Peyton Manning isn't just going after Tom Brady's on-the-field records, Manning's going for his off-the-field records too. Manning broke Brady's single-season touchdown pass record on Sunday by throwing his 48th, 49th, 50th and 51st touchdown passes of the season against the Texans.
That performance might make it possible for Manning to match another Brady record, an MVP record. If Manning were to win the MVP award unanimously, he'd become only the second player in NFL history to earn every vote, joining Brady, who did it in 2010.
Manning's won the MVP Award four times in his career and here's a look at how the voting has broken down in the top-3 of each of those wins.
2003 (50 votes)
Peyton Manning: 16 votes
Steve McNair: 16 votes
Tom Brady: Eight votes
2004 (48 votes)
Peyton Manning: 47 votes
Michael Vick: One vote
2008 (50 votes)
Peyton Manning: 32 votes
Chad Pennington (Jets): Four votes
Michael Turner (Falcons): Four votes
2009 (50 votes)
Peyton Manning: 39.5 votes
Drew Brees: 7.5 votes
Philip Rivers: Two votes
Anyway, lets stop talking about old MVP ballots and get to the projection.
NFL MVP Projection
1. Broncos quarterback Peyton Manning: If you like drama in your MVP race, then you probably don't like Peyton Manning right now. Manning more or less sewed up the award with a 400-yard, four touchdown pass performance in the Broncos win over Houston. Tom Brady probably doesn't like Peyton Manning right now either because Manning's four touchdown passes gave him 51 for the year, breaking Brady's single-season record. If Manning has 266 yards by halftime against Oakland on Sunday, they can probably just give the MVP award then. If Manning reaches that number, he'll break Drew Brees' single-season record for passing yards (2,476) set in 2011.
2. Saints quarterback Drew Brees: Drew Brees might be an MVP candidate, but don't tell that to Saints coach Sean Payton. On a fourth-and-12 play against Carolina, Payton called a fake field goal and let backup quarterback Luke McCown throw a pass. Think about this, Payton pulled Brees off the field to let McCown try and convert a fourth-and-12. As you can imagine, things didn't go well and McCown threw an incompletion. As if your coach going with the backup quarterback on a pivotal play isn't bad enough, Brees then had to watch his defense let Cam Newton march down the field and throw a game-winning touchdown pass with under 30 seconds left. Brees is probably giving everyone on the team the silent treatment this week, except for Jimmy Graham, I don't think he would do that to Jimmy Graham.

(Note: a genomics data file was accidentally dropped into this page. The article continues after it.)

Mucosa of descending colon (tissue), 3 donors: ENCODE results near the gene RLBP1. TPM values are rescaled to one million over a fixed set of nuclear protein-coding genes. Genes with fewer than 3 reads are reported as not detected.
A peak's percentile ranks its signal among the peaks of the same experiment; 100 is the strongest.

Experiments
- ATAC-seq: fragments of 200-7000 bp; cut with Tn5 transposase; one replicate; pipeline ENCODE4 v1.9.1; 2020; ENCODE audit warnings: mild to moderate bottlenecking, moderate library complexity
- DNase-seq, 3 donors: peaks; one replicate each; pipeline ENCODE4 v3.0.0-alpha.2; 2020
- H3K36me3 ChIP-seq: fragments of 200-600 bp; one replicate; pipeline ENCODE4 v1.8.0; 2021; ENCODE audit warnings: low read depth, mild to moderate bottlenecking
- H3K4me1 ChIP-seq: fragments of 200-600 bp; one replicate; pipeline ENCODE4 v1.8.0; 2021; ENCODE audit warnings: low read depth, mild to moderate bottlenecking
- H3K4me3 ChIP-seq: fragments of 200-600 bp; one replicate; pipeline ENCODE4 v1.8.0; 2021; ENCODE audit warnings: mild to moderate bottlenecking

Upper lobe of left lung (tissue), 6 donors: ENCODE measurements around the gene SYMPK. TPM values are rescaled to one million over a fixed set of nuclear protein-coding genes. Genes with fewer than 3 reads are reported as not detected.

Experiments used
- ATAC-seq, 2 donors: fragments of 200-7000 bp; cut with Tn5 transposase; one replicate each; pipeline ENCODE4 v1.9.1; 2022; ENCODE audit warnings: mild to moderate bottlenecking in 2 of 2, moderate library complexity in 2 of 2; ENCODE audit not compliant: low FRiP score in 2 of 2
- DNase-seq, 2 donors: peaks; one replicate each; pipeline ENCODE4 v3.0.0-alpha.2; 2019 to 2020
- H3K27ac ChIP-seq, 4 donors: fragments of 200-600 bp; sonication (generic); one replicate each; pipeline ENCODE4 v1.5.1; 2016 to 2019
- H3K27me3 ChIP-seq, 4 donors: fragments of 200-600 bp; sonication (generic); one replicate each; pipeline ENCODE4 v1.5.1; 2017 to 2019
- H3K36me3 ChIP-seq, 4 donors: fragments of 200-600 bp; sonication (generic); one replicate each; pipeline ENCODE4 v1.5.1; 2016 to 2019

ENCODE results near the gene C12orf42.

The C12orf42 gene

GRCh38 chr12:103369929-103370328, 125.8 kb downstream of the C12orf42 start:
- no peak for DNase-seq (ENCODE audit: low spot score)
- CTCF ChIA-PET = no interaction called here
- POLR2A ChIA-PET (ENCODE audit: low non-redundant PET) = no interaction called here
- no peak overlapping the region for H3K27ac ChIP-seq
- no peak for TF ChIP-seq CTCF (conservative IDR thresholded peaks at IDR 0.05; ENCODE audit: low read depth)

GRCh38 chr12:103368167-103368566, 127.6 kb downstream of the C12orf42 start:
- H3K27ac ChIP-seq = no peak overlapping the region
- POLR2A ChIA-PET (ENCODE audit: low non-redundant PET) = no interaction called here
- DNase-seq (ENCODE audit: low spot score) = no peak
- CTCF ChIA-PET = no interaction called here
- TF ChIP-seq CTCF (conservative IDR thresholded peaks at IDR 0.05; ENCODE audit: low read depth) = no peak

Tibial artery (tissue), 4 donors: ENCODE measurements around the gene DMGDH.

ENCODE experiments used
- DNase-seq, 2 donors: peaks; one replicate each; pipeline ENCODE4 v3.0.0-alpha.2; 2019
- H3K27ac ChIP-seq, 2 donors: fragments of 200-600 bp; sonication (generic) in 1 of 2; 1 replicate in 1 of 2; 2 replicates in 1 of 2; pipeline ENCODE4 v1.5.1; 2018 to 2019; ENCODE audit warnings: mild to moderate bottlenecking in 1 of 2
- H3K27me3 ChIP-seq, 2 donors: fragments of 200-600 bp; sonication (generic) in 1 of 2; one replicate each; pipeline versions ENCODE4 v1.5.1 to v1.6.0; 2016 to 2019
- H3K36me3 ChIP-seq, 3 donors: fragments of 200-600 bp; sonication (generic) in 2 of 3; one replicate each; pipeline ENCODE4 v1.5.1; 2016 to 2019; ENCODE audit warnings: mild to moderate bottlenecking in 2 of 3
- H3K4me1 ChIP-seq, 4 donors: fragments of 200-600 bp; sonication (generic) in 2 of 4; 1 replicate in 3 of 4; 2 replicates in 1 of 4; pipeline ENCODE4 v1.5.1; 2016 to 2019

3. Eagles running back LeSean McCoy: There's only one player in the NFL dominating his position this season like Peyton Manning's dominating the quarterback position and that's LeSean McCoy. Through 15 games, McCoy has 1,476 rushing yards, which is 14.7 percent more than his next closest competitor. To put that in perspective, Manning only has 9 percent more passing yards than his next closest competitor. The Eagles have won six of their past seven games and the only game they lost in that span was in Week 15 when Chip Kelly went crazy and decided to only give McCoy the ball eight times. Kelly must not have known that the Eagles are 1-6 since 2010 when McCoy gets 10 or less carries.
4. Seahawks quarterback Russell Wilson: The argument against Russell Wilson winning the MVP this season has been: 1. he might not even be the MVP of his own offense and 2. The Seahawks win with defense. If you want to know how important Wilson is to the Seahawks, just look at their last three games. In Week 14 and Week 16, Wilson played two of his worst games of the season and Seattle lost both times. In Week 15, Wilson played bad too, but Seattle was playing the Giants and Eli Manning was giving the Seahawks defense early Christmas presents in the form of interceptions, so Seattle ended up winning. Wilson can also do something Brees and Peyton Manning can't do: Run the ball. Wilson's rushed for 540 yards so far this season, a number that ranks 34th in the NFL.
5. Chiefs running back Jamaal Charles: If Kansas City Chiefs coach Andy Reid decides to rest Jamaal Charles this week, you can't really blame him because here's what the Chiefs would lose if Charles got hurt: Their leading rusher, their leading receiver and their leading scorer. That's right, Charles leads the team in all three categories. Reid shouldn't let Charles anywhere near the field on Sunday, he shouldn't even let Charles out of the locker room. As a matter of fact, Reid should just tell Charles to watch the game from a local Applebee's.
6. Patriots quarterback Tom Brady: After Patriots tight end Rob Gronkowksi went down in Week 15, everyone said the New England offense would fall apart -- and by 'everyone said the New England offense would fall apart,' I mean me. That didn't happen though. The Patriots came back from a 26-14 fourth quarter deficit against the Browns that week without Gronkowski to win the game. Then Week 16 happened. Without Gronkowski, the Patriots put up their second-highest scoring total of the season in a 41-7 win over Baltimore. Sure the Patriots defense scored two touchdowns, but Brady had New England up 27-7 before that happened. I think we need to start respecting Brady more. And no, I can't believe I just typed either.